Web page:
Ken Brady’s latest story, “Walkers of the Deep Blue Sea and Sky” appears in the Exquisite Corpuscle anthology, edited by Jay Lake and Frank Wu.

Susannah Mandel’s short story “The Monkey and the Butterfly” is in Shimmer #11. She also has poems in the current issues of Sybil’s Garage, Goblin Fruit, and Peter Parasol.

Trent Walters, poetry editor at A&A, has a chapbook, Learning the Ropes, from Morpo Press.

Jonathan Wood’s story “Notes on the Dissection of an Imaginary Beetle” from Electric Velocipede 15/16 is available online.

Archive for the ‘Hollow Men’ Category

Sunlight on Broken Columns

Monday, November 29th, 2010

This is the final piece in the Hollow Men series.  Three others have appeared (now revised):  part I, part II and part III.

The way to the land leviathan, half-submerged in sand, was dry and empty.  At dawn I dug a shallow trench and draped a cloth over the top to bury myself under.  At dusk I cut succulents for their amassed water, gathered my gear, and marched on.  Ahead the glowing eyes of the leviathan winked sleepily beneath the lamplight of the moon.

My heart felt a pang as the memory of a breeze rustled distant poppies and the glorious waxing-moon colloquies on the probability of existence, the purpose of purpose, and the electability of those electing to use nonexistent words.  Yet I could no longer lay with my hands pillowing my head and chew the stems of bittersweet clover, much as I longed to sense the heat of a companion’s elbow seeping into mine.  The world swelled with too much.

As the hours waned into morning, details of the leviathan’s general features spread apart: no longer a lounging leviathan but a ramble of crumbling buildings left to ruin.  When light pooled at the horizon, what had been eyebrows raised into an archway of tiny wedding bells weakly, brokenly tinkling their march.  The leviathan’s eyes became nothing more than mundane dimension portals.  The images that the portals cast drew me closer.

The scenes were vaguely familiar, changing each time as the eyelid of one screen slid over another:  me as a child I’d dreamed of was laughing and log-rolling all the way down to the bottom of the screw, the giant man my imagined self had assembled crossed deserts and mountains in a few strides, and me again as a man attaching pipes to construct a bridge spanning the screws.  One corner of my mouth drew up.  I touched the portal screen to visit these alternate realities, but a tough if thin, milky film separated me from penetrating this eye.  It further hardened and clouded over under my palm while I pondered the dwarf’s warning, the silliness of dreams, and the water leaking from my eyes.

They closed, and I dreamed of piecing together a giant to help me build bridges.  The screen softened, my hand slid through, and I toppled.

Form Prayers to Broken Stone

Friday, November 19th, 2010

This is the third in the four-part Hollow Men series. Although this could be appreciated alone, three others have appeared (now revised):  part I, part II and part IV.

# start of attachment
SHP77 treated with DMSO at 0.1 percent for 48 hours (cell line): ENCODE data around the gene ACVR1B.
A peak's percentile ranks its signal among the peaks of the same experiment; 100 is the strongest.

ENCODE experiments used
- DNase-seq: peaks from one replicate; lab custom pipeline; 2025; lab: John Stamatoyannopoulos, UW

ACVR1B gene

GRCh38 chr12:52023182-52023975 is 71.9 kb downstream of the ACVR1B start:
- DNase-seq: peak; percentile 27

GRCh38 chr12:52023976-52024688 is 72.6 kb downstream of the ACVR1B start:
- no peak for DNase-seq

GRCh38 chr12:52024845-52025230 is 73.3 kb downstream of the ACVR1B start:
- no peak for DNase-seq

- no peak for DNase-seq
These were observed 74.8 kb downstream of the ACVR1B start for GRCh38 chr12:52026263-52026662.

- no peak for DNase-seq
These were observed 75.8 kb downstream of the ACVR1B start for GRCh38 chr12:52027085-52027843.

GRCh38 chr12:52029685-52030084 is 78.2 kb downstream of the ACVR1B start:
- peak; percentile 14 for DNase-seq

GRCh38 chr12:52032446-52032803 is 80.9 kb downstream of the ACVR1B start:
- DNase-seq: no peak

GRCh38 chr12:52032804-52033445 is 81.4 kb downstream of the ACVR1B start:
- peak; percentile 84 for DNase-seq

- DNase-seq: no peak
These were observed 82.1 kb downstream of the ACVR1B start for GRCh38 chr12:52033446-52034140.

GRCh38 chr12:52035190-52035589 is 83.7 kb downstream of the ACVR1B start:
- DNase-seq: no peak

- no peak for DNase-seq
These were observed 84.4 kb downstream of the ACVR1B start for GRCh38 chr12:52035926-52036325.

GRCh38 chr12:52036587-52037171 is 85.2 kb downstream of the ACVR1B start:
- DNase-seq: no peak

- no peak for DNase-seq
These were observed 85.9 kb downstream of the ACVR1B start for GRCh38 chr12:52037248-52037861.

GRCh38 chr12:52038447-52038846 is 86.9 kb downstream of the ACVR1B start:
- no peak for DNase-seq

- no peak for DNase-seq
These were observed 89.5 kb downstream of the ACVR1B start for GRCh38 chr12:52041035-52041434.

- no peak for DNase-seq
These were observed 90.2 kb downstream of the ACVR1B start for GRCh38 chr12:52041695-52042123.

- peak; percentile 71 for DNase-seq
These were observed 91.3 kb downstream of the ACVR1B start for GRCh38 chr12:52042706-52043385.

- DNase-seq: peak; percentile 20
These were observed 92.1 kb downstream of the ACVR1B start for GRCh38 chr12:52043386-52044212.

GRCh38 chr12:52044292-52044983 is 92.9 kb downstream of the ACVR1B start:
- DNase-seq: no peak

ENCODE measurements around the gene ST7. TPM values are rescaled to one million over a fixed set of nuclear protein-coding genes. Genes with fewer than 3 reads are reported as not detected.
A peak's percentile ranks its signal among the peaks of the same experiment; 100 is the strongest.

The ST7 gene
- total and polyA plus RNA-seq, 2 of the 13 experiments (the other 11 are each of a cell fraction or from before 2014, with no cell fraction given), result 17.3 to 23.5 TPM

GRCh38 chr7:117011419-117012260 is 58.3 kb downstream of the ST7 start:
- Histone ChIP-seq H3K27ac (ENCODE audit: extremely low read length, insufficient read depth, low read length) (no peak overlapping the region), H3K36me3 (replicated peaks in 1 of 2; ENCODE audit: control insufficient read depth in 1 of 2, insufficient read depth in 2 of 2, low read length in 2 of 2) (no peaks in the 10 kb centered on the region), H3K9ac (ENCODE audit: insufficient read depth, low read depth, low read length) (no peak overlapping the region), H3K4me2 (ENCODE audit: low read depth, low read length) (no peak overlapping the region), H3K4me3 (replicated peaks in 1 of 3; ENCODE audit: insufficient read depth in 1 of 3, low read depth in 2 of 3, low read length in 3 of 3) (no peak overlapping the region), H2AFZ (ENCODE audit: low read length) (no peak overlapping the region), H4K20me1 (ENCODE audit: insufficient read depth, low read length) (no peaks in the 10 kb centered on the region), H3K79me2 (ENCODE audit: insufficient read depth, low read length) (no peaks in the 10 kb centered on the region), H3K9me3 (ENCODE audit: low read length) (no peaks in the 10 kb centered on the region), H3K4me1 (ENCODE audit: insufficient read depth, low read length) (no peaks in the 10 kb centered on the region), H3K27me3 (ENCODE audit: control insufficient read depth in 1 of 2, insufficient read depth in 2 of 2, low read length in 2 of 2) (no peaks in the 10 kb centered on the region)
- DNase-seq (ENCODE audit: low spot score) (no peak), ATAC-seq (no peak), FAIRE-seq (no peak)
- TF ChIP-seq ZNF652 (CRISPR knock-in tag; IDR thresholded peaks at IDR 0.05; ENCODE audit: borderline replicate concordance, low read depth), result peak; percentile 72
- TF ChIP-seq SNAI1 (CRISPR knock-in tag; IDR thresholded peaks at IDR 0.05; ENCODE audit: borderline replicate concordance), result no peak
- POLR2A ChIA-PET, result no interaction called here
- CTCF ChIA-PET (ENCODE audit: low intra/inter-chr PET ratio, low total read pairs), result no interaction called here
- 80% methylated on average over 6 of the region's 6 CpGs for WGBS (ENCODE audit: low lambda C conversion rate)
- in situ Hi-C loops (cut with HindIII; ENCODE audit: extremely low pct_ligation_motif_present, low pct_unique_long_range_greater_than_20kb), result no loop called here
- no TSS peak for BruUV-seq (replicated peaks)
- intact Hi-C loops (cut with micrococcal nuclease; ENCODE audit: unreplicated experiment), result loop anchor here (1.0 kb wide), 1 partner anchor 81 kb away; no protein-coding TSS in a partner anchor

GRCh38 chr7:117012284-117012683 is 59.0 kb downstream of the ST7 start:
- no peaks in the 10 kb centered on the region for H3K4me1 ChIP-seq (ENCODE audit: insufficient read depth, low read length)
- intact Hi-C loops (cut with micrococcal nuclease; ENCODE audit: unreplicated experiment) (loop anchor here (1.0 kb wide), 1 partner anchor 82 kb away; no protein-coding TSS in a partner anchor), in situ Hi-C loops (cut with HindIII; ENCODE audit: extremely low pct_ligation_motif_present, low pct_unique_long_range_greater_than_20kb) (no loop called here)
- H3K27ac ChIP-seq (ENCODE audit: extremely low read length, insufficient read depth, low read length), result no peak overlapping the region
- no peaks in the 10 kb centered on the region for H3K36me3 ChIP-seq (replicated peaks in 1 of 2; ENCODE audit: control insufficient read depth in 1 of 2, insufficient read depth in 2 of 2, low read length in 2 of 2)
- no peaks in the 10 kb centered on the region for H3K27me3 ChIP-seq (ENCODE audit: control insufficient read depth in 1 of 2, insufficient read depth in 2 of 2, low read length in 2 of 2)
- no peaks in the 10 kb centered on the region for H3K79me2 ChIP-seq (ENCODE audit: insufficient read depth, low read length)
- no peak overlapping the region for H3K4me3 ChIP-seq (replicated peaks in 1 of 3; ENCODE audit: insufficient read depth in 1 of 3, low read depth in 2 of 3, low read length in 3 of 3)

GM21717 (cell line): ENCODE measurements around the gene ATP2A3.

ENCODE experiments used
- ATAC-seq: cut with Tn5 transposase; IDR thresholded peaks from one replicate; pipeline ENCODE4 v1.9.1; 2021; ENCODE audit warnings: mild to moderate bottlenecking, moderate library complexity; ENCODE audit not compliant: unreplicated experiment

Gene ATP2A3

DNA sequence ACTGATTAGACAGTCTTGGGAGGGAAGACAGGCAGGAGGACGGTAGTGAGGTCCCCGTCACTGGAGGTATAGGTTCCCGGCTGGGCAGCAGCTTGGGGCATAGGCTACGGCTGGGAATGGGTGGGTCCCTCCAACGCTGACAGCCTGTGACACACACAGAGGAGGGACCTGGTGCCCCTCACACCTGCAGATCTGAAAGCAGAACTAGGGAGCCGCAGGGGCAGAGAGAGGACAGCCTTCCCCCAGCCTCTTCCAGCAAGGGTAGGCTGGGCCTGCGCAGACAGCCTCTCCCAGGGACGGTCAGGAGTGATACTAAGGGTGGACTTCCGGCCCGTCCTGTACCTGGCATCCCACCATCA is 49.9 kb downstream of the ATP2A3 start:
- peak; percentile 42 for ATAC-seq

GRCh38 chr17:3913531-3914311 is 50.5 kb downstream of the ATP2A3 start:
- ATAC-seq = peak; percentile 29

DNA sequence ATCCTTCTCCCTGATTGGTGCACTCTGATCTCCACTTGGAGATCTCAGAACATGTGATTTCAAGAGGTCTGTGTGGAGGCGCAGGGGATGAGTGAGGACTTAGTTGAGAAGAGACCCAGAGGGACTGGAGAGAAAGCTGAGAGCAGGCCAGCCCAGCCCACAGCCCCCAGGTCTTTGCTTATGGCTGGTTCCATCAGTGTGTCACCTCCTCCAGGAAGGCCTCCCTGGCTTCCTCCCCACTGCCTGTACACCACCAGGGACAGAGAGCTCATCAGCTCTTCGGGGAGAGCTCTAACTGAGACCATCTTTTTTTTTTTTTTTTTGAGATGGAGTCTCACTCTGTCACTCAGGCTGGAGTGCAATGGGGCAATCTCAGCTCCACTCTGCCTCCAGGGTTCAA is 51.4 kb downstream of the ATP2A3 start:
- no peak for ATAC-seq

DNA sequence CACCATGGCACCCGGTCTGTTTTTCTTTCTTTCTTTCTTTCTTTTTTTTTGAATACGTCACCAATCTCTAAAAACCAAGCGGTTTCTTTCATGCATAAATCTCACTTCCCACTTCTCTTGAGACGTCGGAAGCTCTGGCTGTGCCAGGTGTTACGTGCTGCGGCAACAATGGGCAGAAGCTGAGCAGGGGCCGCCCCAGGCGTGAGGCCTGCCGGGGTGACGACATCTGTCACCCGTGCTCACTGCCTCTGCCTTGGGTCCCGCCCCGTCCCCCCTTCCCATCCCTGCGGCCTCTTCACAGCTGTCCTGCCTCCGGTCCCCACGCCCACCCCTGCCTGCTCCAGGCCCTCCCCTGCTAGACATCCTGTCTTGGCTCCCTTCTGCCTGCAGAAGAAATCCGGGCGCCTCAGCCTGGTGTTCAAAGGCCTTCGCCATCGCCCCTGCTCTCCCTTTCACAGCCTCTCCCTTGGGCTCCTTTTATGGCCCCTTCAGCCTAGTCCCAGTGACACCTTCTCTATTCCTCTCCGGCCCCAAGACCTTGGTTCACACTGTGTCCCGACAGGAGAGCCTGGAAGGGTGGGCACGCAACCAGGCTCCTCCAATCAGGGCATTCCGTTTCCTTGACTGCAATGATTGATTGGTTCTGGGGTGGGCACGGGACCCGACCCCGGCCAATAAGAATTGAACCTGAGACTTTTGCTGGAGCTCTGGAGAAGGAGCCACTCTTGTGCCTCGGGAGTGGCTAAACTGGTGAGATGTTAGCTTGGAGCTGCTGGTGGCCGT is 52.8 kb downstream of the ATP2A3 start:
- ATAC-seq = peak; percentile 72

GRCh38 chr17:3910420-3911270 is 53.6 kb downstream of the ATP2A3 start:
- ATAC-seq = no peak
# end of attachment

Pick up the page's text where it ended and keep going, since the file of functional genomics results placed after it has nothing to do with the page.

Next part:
I trudged for a day in a direction that had not existed the day before.  Tramping to the bleak beacon was like plowing through mounds of slushy snow seeping through your boots.  When the pair of shining black beams smote me, the going slowed to a crawl.

I’d passed beneath the beacon’s lower angle of the lantern room’s reach before the sensation in my goose-pimpled flesh returned.

A white-bearded dwarf exited the base of the beacon waving a replica of the lantern squatting above.  “Turn back!  Look not into eyes!”  His voice was the grinding of gears.

The journey had worn my patience, so I toppled him.  He fell back flinging his lantern behind.  He hit with a clang; the lantern’s hinged glass door swung open and cracked against the rocky soil, and the cold, coal-black flame soared, guttered, and winked out in the indifferent wind.  The man groaned as I carried on.

Years of severe weathering had pocked the formerly sleek obsidian surface of the beacon.  I ran my hand along its rough flank and steered myself up the inner winding.  The rotting wooden planks protested my weight.  I pushed wide the trapdoor.

Inside the lantern room, I swung open the glass lens and slid shut the iron vent to suffocate the coal-black flame.  Ice crystals formed in the cracks and spread across the vents.

The giant lens separated into smaller, distorting glass blocks–each chanced to point at the spire that had been my home since my days as unformed crockery.  From this vantage, it looked little more than a mossy screw, but each lens block also pulled it in some direction that made my attachment to it laughable–fat, skinny, hour-glassed, warped.  Watching, I noticed the screw turned when the hollow men climbed its slope.  In fact, hundreds of screws turned just beyond this one.  I daydreamed of erecting a bridge to cross the gaps so that no one had to fall off.  Vertigo filled my skull and numbed my fingertips.

Pivoting to the opposite direction, I gazed across a broad desert, into a land leviathan’s slow blinking gaze.

“You fool!”  The dwarf was hoisting himself up on the floor.  “You’ve opened the misery gate!”  The dwarf lisped the words, so it was hard to tell if the gate were a “misery” or “mystery.”  He brandished a dagger, slashed and thrust.

I dodged.  “Wait.”  Again, the dodge.  “I see your point.  Please.  Let me open the door, so the flame can breathe, and men won’t look in this direction.”  With an elbow, I cracked the ice and slid the door open, careful not to let the chill black light fall on me.

The dwarf tilted his head back, basking in the light.

Yanking him off his feet, I tossed the dwarf’s heavy metal frame into the flame and slammed the door shut.

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